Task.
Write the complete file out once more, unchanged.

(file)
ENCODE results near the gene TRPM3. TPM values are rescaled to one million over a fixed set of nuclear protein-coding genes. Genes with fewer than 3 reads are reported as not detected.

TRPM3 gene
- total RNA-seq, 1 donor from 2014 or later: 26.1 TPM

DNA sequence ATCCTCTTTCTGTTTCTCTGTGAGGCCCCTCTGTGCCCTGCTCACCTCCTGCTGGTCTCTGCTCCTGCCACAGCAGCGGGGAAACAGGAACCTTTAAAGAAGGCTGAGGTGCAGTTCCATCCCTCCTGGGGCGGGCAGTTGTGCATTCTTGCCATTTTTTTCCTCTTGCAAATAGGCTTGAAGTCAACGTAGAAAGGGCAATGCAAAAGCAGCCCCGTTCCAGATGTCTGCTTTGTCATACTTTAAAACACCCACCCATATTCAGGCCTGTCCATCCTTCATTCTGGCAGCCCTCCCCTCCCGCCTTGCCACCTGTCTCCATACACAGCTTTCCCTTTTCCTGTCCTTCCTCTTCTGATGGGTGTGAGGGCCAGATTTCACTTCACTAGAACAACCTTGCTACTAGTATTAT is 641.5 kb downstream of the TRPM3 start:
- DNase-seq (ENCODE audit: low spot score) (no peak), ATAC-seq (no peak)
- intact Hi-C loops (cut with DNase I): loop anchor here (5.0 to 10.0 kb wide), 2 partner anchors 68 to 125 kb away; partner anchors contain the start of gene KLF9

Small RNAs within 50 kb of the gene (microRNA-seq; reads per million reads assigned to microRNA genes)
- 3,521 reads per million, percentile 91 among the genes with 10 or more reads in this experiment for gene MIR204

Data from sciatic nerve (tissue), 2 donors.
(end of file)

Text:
ENCODE results near the gene TRPM3. TPM values are rescaled to one million over a fixed set of nuclear protein-coding genes. Genes with fewer than 3 reads are reported as not detected.

TRPM3 gene
- total RNA-seq, 1 donor from 2014 or later: 26.1 TPM

DNA sequence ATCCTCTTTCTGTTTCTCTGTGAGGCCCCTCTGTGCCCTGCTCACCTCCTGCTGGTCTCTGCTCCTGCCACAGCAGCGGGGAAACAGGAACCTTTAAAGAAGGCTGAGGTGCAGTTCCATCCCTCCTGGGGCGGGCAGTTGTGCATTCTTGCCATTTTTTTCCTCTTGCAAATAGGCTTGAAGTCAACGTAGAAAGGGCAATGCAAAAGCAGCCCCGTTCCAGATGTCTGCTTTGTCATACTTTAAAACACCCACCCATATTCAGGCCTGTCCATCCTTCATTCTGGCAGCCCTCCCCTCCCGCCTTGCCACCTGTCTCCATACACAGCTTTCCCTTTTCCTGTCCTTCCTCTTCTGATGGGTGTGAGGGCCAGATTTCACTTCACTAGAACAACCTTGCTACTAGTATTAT is 641.5 kb downstream of the TRPM3 start:
- DNase-seq (ENCODE audit: low spot score) (no peak), ATAC-seq (no peak)
- intact Hi-C loops (cut with DNase I): loop anchor here (5.0 to 10.0 kb wide), 2 partner anchors 68 to 125 kb away; partner anchors contain the start of gene KLF9

Small RNAs within 50 kb of the gene (microRNA-seq; reads per million reads assigned to microRNA genes)
- 3,521 reads per million, percentile 91 among the genes with 10 or more reads in this experiment for gene MIR204

Data from sciatic nerve (tissue), 2 donors.